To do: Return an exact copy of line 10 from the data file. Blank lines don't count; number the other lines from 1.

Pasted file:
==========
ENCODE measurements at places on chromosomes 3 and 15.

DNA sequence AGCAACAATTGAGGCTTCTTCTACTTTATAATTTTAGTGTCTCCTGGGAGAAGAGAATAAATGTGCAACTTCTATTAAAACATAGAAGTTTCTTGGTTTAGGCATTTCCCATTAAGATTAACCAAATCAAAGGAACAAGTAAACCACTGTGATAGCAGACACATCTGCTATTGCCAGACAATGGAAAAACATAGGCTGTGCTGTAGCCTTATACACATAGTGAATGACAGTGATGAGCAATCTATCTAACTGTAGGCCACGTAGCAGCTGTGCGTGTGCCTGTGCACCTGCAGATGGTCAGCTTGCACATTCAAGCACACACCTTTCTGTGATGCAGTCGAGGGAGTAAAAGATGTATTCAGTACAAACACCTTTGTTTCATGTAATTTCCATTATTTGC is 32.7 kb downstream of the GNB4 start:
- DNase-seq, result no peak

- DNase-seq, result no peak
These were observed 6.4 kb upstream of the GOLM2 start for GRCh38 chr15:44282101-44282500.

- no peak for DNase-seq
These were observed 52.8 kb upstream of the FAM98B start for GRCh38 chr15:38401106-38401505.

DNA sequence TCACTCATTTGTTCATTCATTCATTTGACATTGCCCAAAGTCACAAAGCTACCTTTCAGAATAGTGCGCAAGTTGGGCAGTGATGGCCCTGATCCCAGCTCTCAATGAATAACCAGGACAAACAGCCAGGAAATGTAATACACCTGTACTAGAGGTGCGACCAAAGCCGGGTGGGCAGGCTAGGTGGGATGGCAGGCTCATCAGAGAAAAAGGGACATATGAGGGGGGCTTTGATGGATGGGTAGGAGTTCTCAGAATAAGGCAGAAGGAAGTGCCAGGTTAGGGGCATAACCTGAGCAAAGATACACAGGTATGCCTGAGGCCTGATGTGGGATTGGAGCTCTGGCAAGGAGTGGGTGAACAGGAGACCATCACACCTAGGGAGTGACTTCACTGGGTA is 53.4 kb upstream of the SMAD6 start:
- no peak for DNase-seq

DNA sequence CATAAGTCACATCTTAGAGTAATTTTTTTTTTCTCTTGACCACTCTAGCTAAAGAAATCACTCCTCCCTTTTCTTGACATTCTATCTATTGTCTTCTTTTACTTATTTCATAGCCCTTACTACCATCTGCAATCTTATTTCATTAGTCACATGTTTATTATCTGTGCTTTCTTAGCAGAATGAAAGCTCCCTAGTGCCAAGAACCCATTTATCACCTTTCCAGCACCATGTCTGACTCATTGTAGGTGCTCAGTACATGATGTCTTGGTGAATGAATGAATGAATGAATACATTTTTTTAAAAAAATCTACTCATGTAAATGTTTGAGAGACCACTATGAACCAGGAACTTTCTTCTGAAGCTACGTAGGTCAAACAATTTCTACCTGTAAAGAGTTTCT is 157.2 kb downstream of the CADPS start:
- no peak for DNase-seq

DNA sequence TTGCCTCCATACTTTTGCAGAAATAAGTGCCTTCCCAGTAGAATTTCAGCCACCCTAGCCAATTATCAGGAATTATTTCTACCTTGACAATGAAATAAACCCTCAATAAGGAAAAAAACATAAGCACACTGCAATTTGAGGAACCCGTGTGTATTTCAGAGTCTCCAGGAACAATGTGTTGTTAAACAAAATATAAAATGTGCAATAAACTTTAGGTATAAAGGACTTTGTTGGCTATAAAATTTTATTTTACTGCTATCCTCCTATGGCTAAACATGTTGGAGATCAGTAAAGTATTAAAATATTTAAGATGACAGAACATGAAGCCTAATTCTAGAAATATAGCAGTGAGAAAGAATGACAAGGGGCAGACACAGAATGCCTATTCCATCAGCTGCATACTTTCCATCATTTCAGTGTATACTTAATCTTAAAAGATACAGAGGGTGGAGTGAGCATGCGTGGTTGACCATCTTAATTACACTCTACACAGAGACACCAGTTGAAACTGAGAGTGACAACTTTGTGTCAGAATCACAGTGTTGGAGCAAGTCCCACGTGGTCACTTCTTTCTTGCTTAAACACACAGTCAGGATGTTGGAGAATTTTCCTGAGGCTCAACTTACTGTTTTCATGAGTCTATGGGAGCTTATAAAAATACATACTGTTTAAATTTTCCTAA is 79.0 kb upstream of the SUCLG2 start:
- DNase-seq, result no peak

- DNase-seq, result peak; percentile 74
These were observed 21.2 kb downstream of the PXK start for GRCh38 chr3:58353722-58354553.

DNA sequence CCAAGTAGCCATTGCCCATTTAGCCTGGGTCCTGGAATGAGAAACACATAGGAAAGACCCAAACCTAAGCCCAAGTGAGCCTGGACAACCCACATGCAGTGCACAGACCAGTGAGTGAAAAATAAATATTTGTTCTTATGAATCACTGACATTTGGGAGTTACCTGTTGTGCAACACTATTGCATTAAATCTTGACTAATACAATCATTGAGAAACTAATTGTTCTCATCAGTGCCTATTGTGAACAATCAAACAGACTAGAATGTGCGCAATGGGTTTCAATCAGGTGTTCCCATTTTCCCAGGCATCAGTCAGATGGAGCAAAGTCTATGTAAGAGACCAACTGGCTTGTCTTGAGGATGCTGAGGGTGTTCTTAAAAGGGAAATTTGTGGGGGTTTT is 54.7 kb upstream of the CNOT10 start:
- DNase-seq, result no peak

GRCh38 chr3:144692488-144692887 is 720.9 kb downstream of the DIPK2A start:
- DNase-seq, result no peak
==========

DNA sequence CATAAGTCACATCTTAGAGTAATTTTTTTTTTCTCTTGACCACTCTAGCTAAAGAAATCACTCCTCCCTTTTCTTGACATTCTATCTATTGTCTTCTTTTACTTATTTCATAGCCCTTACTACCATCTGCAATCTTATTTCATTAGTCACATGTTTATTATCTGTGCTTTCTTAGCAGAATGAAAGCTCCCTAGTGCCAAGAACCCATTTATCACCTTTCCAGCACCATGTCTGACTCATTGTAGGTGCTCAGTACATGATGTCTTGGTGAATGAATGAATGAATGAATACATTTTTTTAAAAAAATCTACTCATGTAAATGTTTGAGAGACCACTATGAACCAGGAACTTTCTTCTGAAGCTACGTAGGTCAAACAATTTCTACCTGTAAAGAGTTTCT is 157.2 kb downstream of the CADPS start: